Bolivia's Morales says will deepen leftist reforms

LA PAZ Mon Dec 7, 2009 6:51pm EST

Bolivian President Evo Morales speaks during a news conference at the presidential palace in La Paz, December 7, 2009. REUTERS/Gaston Brito

Bolivian President Evo Morales speaks during a news conference at the presidential palace in La Paz, December 7, 2009.

Credit: Reuters/Gaston Brito

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LA PAZ (Reuters) - Leftist Bolivian President Evo Morales vowed on Monday to increase state control over the economy and strengthen political power for indigenous groups, a day after exit polls showed he was re-elected in a landslide.

Bolivia's top electoral body has not yet released official results, but exit polls and quick counts showed Morales took at least 63 percent of the vote, more than 35 percentage points ahead of his closest challenger, rightist former Governor Manfred Reyes Villa.

Morales' Movement Toward Socialism party also looked likely to win two-thirds of the seats in both houses of Congress, exit polls showed.

That leaves his divided conservative opposition with little power to oppose his reforms during his five-year second term.

Morales, an Aymara Indian, is Bolivia's first indigenous president and is hugely popular among the Indian majority that also supported a constitutional reform earlier this year to allow him to run for a second consecutive term in South America's poorest country.

"Bolivians have given us an enormous responsibility to deepen this transformation," he said. "Bolivians have punished the people who are traitors of this process."

Critics say Morales, 50, has scared away crucial foreign investment with nationalizations of companies and is not acting on behalf of all Bolivians but primarily for Aymara, Quechua and other indigenous ethnic groups.

His state takeover of the energy industry in 2006 raised taxes on foreign companies in Bolivia including Spain's Repsol and Brazil's Petrobras and brought a windfall that Morales used to fund popular social programs.

"For the first time in Bolivia's ... history, the state is reaching every home," he said. "It's not a solution, but for many families it's a big relief."

Morales has also given Indian communities more authority over investment in natural resources in their territories and his new constitution enshrines traditional religions and practices after centuries of harsh discrimination since the Spanish conquest.

POWER IN CONGRESS

If official vote tallies show the ruling party taking two-thirds of Congress, it could call for referendums to amend the constitution, if it chooses, and will control judicial appointments, reducing the chances the opposition could successfully challenge his policies.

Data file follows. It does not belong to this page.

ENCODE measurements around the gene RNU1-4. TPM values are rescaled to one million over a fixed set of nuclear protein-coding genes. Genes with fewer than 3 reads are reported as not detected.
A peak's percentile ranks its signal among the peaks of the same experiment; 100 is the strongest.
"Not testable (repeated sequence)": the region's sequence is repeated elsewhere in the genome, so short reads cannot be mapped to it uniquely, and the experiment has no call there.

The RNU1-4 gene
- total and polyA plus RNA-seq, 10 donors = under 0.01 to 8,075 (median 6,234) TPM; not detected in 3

However, analysts say Morales may moderate his rhetoric on the economy in order to attract foreign investment so he can move forward with ambitious state business projects.

He has pledged to launch state-run paper, cement, dairy and drug companies and develop iron and lithium industries to help Bolivia export value-added products instead of raw materials.

Some voters said they supported Morales because of government cash payments to school children, mothers and pensioners, which reached a quarter of Bolivia's 10 million people this year.

"I'm a teacher and I see the kids go to school with hope, because they get breakfast there and the subsidies," said Irene Paz, 36, after voting in El Alto, a poor suburb of La Paz.

"I ask them how they spend the hand-outs and some of them say they buy shoes. Some didn't have shoes before," she said.

Morales' opponents say the programs are aimed at buying political support. They have also criticized his constitutional overhaul earlier this year allowing his re-election, saying he intends to extend his time in power even further.

On Monday, he didn't rule out running again when his new term ends in early 2015.

"I have never thought about (another) re-election," he said. "Under the new constitution, it allows an election and a re-election," suggesting he might view his next term in office as his first.

Bolivia is South America's top exporter of natural gas, but opponents say Morales failed to increase output or develop the industry after he nationalized it, or to stamp out corruption in the state-run energy company.

Those are signs of potential stumbling blocks for his other ambitions.

Morales' leading rival, Reyes Villa, said on Sunday night he was waiting for official results to be released before making any statements about the vote outcome.

Electoral authorities said technical difficulties were delaying the release of the official vote count.

The third-place contender, cement magnate Samuel Doria Medina, conceded defeat as exit polls showed him taking 6 percent of the vote.

Reyes Villa said the fact that Morales lost in three out the country's nine regions, according to quick counts, shows that "polarization in Bolivia continues."

(Additional reporting by Carlos Quiroga, Silene Ramirez and Diego Ore; Editing by Xavier Briand)

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